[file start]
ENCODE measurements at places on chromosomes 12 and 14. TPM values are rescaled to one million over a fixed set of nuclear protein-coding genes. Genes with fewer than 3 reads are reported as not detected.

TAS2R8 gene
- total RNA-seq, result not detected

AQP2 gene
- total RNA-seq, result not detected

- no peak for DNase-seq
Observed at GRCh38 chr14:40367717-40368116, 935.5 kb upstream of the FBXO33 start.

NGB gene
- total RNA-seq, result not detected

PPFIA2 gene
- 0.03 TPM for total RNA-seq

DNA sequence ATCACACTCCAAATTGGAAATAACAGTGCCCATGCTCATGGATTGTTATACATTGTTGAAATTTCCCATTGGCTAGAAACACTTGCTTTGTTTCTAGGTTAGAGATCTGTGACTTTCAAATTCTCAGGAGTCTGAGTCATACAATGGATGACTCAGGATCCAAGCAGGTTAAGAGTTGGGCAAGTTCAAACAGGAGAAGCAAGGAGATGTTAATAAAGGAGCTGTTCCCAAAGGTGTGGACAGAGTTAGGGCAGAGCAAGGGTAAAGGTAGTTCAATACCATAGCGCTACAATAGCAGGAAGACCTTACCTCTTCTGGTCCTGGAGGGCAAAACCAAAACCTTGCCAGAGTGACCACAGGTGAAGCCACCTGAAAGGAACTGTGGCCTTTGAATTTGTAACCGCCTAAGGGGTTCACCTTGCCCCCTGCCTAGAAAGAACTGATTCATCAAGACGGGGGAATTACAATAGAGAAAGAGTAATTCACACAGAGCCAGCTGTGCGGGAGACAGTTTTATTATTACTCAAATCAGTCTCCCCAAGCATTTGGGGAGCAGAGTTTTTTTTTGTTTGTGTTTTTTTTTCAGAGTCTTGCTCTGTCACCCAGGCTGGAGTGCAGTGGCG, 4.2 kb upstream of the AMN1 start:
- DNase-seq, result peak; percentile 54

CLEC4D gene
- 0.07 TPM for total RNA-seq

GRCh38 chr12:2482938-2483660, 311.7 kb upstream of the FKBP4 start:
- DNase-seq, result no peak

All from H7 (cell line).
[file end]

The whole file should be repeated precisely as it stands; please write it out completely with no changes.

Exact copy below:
ENCODE measurements at places on chromosomes 12 and 14. TPM values are rescaled to one million over a fixed set of nuclear protein-coding genes. Genes with fewer than 3 reads are reported as not detected.

TAS2R8 gene
- total RNA-seq, result not detected

AQP2 gene
- total RNA-seq, result not detected

- no peak for DNase-seq
Observed at GRCh38 chr14:40367717-40368116, 935.5 kb upstream of the FBXO33 start.

NGB gene
- total RNA-seq, result not detected

PPFIA2 gene
- 0.03 TPM for total RNA-seq

DNA sequence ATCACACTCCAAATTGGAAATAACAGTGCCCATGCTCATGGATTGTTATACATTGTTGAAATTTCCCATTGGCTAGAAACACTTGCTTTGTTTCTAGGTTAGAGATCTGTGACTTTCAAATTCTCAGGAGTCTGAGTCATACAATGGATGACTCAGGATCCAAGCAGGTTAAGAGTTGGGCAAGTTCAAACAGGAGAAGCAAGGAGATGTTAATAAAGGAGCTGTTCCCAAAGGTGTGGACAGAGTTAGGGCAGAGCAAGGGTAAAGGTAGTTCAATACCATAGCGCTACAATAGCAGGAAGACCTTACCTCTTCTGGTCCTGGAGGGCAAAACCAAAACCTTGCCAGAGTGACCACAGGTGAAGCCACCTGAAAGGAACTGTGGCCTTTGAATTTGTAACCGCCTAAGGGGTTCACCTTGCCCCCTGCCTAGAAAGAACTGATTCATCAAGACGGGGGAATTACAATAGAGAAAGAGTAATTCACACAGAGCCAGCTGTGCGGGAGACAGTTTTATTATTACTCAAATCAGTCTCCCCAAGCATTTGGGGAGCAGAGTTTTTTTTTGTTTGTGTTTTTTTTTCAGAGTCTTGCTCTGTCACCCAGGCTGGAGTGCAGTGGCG, 4.2 kb upstream of the AMN1 start:
- DNase-seq, result peak; percentile 54

CLEC4D gene
- 0.07 TPM for total RNA-seq

GRCh38 chr12:2482938-2483660, 311.7 kb upstream of the FKBP4 start:
- DNase-seq, result no peak

All from H7 (cell line).